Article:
|As of Today|
|Owner Equity||$ 47,206,000,000|
|Shares Outstanding||5.50 bln.|
It’s a good thing we’re not smart enough to do higher math, otherwise, we might take something simple (figures above) and make it complicated.
Here is the gist of it:
- The company is selling at a discount of 28% from the 2006-2010 average share price
- There is 450 mln. fewer shares outstanding now than there was on average between 2006 and 2010.
- The company now has about 13 bln. more in equity to strengthen the share price, than it did in aggregate between the same years ( almost 2 bln. more in equity since we published the Feb. 12th article alone).
CSCO is a technology company and technology companies are favorites of speculators and people who understand technology. Is it possible that those who understand technology boldly also make bold investing decisions even if the two competencies are distinct? We have found it is anathema to the true technologist to accept that a technology investment can be great, even if the technology itself is not - it drives true technologist and innovators crazy (we know this because our sponsor tells us we still have to attend our TA meetings, and that we’ll always be “recovering technologists”)
Wall Street may not be the most ethical place in the world
Of course that is just a guess. Speculators frequently trade which is good for brokers – if brokers can have say 500 mln. shares of just one company change hands in just under 7 hours even better (as was the case in the CSCO Q2 earnings announcement). If large shrewd investors want to buy shares of a highly profitable Dow component on a value basis, they would have to first convince a bunch of people to surrender their shares; ideally at a very low price (in other words, precisely when they shouldn't be).
Therefore folks like hedge fund managers (who like to file their 13F’s at the last minute) and retail brokers who make their living from commissions and not investments, have a shared interest in emotional, high volume activity, and the related negative press which sets the whole affair into motion. Negative media sells air time, ratings, page views, shares in companies, and it sells brokerage fees (for which there are little input costs). CSCO may be the target du jour of this coterie, because examples like the other five names above (in a way CSCO's peers) just don’t attract the same type of trader – that is to say, that special breed; the technology speculator.
We have noticed a particular personality trait common amongst traders / speculators of all flavors – they seem to derive excitement from the activity of buying and selling, regardless of whether or not the activity is consistently profitable. For this group, the means has become the end. To the true investor, the activity of “trading” is but a small technical footnote, a non-event as it were, to the abstract activity of capital allocation. The two worlds move at very different speeds. One remarkably slow and calculating, the other is never fast enough.
Unconventional thoughts on value investing
Is it possible than that the best values lay not simply in "boring" companies as the Oracle of Omaha has suggested time and again in his affinity for such things as Jello and furniture, but rather in mature technology companies that are highly profitable, but otherwise boring to the technology faithful, who happen all too often to also be their shareholders? For in these stocks lie the three fold benefits of:
a) A speculative technology crowd unaware and/or perhaps uninterested in fundamentals, and who are anxious to buy or sell on even a slight change in personal sentiment.
b) Impossibly high standards that value investor favorites such as American Express, Coca-Cola and the like are never held to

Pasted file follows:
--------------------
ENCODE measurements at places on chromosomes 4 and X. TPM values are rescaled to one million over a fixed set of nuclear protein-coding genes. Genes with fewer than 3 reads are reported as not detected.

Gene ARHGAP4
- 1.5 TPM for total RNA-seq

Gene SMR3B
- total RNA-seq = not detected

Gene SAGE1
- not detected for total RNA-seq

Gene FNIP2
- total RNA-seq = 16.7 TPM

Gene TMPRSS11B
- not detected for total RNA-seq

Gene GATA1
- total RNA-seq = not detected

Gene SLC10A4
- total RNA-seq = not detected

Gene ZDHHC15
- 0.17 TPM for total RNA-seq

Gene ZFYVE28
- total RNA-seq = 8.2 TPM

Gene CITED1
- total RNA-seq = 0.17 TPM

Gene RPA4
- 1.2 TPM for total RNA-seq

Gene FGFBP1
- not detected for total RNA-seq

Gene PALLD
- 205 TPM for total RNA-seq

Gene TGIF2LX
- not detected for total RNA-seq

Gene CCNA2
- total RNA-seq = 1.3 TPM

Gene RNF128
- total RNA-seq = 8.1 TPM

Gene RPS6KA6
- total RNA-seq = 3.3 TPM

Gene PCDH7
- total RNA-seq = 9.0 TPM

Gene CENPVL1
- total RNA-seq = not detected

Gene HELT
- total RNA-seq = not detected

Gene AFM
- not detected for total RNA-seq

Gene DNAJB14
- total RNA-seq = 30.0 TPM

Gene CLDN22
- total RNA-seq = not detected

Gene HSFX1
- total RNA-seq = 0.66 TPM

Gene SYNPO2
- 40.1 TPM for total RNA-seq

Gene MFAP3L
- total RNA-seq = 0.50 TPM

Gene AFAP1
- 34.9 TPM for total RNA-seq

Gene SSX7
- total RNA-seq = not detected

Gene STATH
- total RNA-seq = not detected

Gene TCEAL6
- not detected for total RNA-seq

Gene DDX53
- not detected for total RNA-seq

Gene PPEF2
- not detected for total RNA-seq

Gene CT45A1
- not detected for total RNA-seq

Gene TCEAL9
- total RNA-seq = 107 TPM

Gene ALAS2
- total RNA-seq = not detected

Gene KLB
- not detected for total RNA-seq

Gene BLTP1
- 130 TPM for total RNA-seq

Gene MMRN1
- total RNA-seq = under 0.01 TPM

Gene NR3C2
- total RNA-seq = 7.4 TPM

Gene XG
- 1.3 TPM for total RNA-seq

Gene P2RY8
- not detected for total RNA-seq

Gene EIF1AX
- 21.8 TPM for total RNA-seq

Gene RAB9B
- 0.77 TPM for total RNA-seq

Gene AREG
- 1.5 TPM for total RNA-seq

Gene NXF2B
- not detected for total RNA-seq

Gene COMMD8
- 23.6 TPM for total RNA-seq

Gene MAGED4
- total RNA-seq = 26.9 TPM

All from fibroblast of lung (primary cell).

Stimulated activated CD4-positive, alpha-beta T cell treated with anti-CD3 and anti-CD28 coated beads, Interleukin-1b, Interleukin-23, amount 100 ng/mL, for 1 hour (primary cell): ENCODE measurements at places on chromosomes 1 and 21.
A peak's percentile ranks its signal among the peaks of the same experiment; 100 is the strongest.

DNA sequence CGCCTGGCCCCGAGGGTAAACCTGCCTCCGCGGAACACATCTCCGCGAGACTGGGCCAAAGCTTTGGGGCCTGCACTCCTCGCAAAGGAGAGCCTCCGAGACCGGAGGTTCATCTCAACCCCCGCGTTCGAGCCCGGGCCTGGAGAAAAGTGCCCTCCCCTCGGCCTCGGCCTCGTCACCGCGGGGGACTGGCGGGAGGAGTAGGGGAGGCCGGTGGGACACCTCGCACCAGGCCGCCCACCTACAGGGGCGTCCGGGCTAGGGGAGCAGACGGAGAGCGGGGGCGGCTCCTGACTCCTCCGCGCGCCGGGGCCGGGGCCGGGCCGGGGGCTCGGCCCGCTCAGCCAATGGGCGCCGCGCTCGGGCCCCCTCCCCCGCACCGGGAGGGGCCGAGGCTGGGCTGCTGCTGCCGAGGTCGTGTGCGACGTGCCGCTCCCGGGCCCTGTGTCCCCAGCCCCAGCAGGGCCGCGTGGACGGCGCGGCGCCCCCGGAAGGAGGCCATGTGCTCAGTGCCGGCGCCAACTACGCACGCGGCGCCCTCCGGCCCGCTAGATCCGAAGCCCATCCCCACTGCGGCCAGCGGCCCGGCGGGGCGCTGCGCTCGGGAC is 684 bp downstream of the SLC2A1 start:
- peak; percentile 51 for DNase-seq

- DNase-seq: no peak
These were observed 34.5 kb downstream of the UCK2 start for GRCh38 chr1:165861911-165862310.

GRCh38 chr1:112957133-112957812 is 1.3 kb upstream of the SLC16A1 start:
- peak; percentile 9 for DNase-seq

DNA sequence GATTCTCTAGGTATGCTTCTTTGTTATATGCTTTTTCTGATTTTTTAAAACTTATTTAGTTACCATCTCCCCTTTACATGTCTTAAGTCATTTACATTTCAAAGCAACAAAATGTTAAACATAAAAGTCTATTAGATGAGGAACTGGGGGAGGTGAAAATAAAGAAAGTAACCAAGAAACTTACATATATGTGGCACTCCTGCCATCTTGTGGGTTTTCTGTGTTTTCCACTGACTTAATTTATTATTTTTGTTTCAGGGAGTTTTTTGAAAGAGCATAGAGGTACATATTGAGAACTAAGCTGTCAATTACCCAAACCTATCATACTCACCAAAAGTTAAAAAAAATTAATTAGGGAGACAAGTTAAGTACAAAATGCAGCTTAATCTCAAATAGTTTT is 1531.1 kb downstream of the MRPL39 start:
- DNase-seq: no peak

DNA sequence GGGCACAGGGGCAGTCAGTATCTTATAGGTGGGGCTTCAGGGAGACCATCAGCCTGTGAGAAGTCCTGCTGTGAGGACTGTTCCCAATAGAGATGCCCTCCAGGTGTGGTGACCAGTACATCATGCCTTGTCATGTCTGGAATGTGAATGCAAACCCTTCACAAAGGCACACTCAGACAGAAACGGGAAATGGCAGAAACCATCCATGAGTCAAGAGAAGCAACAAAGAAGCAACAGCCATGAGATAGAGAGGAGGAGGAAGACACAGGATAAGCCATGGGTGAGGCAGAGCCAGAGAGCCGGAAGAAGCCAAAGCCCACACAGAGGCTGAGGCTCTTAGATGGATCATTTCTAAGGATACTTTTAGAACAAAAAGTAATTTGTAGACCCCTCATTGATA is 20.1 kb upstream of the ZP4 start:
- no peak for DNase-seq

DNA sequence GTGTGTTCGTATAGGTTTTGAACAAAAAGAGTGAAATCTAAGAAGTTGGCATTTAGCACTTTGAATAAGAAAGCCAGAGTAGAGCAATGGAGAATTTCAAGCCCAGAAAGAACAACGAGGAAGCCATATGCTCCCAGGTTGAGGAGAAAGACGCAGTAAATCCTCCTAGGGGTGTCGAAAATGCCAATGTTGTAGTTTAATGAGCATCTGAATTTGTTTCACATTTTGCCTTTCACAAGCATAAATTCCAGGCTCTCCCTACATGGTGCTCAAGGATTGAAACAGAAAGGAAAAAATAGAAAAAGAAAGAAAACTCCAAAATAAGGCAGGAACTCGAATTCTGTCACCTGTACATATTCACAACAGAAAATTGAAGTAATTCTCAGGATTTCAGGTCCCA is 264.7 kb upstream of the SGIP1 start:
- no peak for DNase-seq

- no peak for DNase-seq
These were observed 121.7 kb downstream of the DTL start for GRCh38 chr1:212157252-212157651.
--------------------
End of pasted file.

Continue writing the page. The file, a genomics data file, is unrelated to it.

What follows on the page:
c) The curious absence of intelligent value investors who are usually busy proclaiming their distinct disinterest in anything vaguely related to technology.
Thus the value-oriented investor in such technology concerns may belong to the smallest club of all. And yet, we know many who can live without Dairy Queen, paint and even insurance, so long as they have high speed data access on their iPhone.
Although the folks in Omaha will protest, it may be that the best values lie not in "unloved, boring stocks", but indeed more particularly in "unloved, boring technology stocks".
Does the punishment fit the crime? The case of HPQ and WMT.
It Depends. Two other American bellwethers - HP (HPQ) and Walmart (WMT) (just as CSCO) topped estimates recently but had weak outlooks. Are these two companies not also a reflection of our economy? CSCO, unlike HPQ and WMT has a plan in place to restructure that apparently will be finalized within a blazing 120 days – dead weight like “flip” has already been jettisoned, will HPQ and WMT move as quickly?
If the ancillary thesis in the Feb. 12 article was right, and CSCO is a reflection of our economic dynamism in America, than our choices are limited in how we react to the news today from these two companies who just pulled “a Cisco”, accordingly we can:
1. Draw and Quarter the CEO’s of WMT and HPQ as has been done to Mr. Chambers
2. Forgive CSCO Management for the premium paid by CSCO investors out of the speculative fervor of years past and recognize the superior value in the share price today, particularly on a relative basis.
Neither WMT nor HPQ boasts the earnings power or relative financial strength of CSCO, and yet oddly, both sell at a premium to CSCO? Such discrepancies in price and value confound the value oriented investor, leaving them to believe that in the short term, popularity matters more than the financial score.
If business were about popularity (in the long run) we would concede to our countless detractors, and stop buying CSCO shares. But as it turns out business is about making money last time we checked, so we’re still buying.
CSCO has an enterprise value of only 64.8 bln, with 11% of that value being returned to owners in the last twelve months as 7.2 bln. in Net income. 16.3% of the enterprise value, or 10.5 bln. was operating cash flow in the last year alone.
Alas, we don't expect many to embrace these views, as it turns out, value investing is a lonely business.
About the author:
The Finding Alpha category of Amvona profiles investments made, including case studies, economic discussion and explanations of the investment rationales.
more at: http://www.amvona.com/about-us